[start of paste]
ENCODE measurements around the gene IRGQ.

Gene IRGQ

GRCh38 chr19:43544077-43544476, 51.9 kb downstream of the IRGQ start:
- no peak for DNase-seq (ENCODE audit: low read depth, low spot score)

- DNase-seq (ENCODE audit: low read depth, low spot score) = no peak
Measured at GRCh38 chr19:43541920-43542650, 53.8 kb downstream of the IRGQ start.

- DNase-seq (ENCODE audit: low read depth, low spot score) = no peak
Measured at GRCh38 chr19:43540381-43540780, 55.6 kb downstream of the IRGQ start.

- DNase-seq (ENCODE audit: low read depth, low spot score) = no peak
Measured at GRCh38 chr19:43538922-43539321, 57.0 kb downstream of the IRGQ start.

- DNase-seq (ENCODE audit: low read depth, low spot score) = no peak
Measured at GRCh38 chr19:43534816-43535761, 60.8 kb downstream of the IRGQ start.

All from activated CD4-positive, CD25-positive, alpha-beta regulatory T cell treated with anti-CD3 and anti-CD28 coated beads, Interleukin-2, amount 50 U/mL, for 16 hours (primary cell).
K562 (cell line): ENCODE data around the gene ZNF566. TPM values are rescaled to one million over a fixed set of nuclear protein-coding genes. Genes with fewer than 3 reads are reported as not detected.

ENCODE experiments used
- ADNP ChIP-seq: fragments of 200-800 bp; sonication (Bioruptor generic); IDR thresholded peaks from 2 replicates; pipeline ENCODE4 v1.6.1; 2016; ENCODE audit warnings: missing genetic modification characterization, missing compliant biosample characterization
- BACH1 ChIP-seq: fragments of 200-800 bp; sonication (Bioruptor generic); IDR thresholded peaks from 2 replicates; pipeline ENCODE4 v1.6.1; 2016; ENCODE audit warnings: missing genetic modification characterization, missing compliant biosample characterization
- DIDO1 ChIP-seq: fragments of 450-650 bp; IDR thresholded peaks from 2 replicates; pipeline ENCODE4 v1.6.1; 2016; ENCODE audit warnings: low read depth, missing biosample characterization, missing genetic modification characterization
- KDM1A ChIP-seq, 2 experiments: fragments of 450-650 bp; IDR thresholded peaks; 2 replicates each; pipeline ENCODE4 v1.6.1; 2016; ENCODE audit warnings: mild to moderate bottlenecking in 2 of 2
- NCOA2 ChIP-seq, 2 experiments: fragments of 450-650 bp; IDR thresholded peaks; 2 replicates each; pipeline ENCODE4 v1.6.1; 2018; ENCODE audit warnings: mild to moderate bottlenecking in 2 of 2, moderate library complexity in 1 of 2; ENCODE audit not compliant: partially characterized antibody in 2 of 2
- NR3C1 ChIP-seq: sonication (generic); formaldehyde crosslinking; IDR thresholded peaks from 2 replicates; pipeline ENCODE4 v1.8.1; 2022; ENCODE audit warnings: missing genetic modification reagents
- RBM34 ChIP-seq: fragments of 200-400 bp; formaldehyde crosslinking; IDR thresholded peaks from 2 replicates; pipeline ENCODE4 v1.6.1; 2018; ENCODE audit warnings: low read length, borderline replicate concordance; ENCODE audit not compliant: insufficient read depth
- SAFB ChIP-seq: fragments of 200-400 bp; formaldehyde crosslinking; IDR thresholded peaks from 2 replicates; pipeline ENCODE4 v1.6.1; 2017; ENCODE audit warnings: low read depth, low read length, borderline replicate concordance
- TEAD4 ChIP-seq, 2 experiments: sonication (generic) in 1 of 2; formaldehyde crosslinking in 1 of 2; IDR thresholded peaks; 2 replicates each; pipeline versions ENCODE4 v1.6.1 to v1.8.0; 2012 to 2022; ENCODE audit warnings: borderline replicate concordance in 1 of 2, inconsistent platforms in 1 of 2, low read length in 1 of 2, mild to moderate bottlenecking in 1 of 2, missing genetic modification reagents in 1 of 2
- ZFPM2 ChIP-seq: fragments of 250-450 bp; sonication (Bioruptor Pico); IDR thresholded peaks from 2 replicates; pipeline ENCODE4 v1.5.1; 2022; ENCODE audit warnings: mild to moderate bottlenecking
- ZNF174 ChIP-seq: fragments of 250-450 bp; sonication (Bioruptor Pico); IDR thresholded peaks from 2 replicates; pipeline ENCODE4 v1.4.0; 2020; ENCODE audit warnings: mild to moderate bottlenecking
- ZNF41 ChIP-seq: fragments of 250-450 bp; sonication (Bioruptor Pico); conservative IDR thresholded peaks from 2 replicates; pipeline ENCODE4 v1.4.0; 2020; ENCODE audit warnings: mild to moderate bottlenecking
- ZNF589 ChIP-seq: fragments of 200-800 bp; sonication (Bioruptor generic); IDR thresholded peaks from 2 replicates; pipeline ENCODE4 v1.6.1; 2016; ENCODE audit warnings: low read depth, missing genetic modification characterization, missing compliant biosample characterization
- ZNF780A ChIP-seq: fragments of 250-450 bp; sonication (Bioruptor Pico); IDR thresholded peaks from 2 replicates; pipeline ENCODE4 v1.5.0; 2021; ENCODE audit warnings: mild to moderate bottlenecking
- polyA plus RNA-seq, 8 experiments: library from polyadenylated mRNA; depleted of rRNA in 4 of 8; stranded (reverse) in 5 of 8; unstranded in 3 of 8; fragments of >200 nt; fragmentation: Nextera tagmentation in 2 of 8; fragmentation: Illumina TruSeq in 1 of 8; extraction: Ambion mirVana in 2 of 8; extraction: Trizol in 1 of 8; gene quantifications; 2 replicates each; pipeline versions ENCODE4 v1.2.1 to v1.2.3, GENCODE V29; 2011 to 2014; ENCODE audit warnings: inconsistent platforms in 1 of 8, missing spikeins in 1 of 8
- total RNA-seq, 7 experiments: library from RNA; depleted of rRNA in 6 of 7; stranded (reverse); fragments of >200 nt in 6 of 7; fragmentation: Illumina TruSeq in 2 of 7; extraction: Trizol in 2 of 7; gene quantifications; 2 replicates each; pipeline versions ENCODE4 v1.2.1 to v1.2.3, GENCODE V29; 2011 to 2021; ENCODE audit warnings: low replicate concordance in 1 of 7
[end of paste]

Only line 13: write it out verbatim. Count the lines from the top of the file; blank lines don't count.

All from activated CD4-positive, CD25-positive, alpha-beta regulatory T cell treated with anti-CD3 and anti-CD28 coated beads, Interleukin-2, amount 50 U/mL, for 16 hours (primary cell).